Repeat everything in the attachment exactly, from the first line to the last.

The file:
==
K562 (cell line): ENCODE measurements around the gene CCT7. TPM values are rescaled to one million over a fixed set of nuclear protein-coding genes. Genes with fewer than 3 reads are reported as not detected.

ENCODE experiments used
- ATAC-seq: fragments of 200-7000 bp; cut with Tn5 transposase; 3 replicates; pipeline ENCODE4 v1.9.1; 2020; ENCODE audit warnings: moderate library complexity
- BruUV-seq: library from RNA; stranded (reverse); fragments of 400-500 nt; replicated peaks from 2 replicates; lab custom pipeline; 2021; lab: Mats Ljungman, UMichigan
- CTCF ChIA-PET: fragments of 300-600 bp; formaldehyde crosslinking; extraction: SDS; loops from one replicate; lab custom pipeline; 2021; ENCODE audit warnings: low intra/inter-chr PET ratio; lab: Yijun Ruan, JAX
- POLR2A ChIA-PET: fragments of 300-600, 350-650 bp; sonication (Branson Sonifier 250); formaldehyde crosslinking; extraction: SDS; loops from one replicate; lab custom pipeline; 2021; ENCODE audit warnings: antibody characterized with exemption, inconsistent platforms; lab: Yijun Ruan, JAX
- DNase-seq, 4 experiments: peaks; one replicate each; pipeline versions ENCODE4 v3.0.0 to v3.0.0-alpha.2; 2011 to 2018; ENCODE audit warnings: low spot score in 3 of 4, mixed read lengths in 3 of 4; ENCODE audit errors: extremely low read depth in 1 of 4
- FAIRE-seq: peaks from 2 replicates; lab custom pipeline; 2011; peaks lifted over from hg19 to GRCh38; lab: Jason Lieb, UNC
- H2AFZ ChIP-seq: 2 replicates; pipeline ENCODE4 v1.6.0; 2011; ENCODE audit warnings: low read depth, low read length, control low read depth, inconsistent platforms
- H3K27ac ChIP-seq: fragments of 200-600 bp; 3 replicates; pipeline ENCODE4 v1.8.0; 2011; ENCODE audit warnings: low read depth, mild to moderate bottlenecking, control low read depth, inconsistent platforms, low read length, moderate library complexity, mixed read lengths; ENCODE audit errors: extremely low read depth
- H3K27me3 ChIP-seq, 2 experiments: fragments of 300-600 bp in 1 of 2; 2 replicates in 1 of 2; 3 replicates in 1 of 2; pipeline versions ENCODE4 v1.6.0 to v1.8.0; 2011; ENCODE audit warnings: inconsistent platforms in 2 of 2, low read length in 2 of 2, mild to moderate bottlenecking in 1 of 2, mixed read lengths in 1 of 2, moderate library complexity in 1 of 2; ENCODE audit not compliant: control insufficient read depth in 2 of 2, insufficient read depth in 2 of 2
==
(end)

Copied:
K562 (cell line): ENCODE measurements around the gene CCT7. TPM values are rescaled to one million over a fixed set of nuclear protein-coding genes. Genes with fewer than 3 reads are reported as not detected.

ENCODE experiments used
- ATAC-seq: fragments of 200-7000 bp; cut with Tn5 transposase; 3 replicates; pipeline ENCODE4 v1.9.1; 2020; ENCODE audit warnings: moderate library complexity
- BruUV-seq: library from RNA; stranded (reverse); fragments of 400-500 nt; replicated peaks from 2 replicates; lab custom pipeline; 2021; lab: Mats Ljungman, UMichigan
- CTCF ChIA-PET: fragments of 300-600 bp; formaldehyde crosslinking; extraction: SDS; loops from one replicate; lab custom pipeline; 2021; ENCODE audit warnings: low intra/inter-chr PET ratio; lab: Yijun Ruan, JAX
- POLR2A ChIA-PET: fragments of 300-600, 350-650 bp; sonication (Branson Sonifier 250); formaldehyde crosslinking; extraction: SDS; loops from one replicate; lab custom pipeline; 2021; ENCODE audit warnings: antibody characterized with exemption, inconsistent platforms; lab: Yijun Ruan, JAX
- DNase-seq, 4 experiments: peaks; one replicate each; pipeline versions ENCODE4 v3.0.0 to v3.0.0-alpha.2; 2011 to 2018; ENCODE audit warnings: low spot score in 3 of 4, mixed read lengths in 3 of 4; ENCODE audit errors: extremely low read depth in 1 of 4
- FAIRE-seq: peaks from 2 replicates; lab custom pipeline; 2011; peaks lifted over from hg19 to GRCh38; lab: Jason Lieb, UNC
- H2AFZ ChIP-seq: 2 replicates; pipeline ENCODE4 v1.6.0; 2011; ENCODE audit warnings: low read depth, low read length, control low read depth, inconsistent platforms
- H3K27ac ChIP-seq: fragments of 200-600 bp; 3 replicates; pipeline ENCODE4 v1.8.0; 2011; ENCODE audit warnings: low read depth, mild to moderate bottlenecking, control low read depth, inconsistent platforms, low read length, moderate library complexity, mixed read lengths; ENCODE audit errors: extremely low read depth
- H3K27me3 ChIP-seq, 2 experiments: fragments of 300-600 bp in 1 of 2; 2 replicates in 1 of 2; 3 replicates in 1 of 2; pipeline versions ENCODE4 v1.6.0 to v1.8.0; 2011; ENCODE audit warnings: inconsistent platforms in 2 of 2, low read length in 2 of 2, mild to moderate bottlenecking in 1 of 2, mixed read lengths in 1 of 2, moderate library complexity in 1 of 2; ENCODE audit not compliant: control insufficient read depth in 2 of 2, insufficient read depth in 2 of 2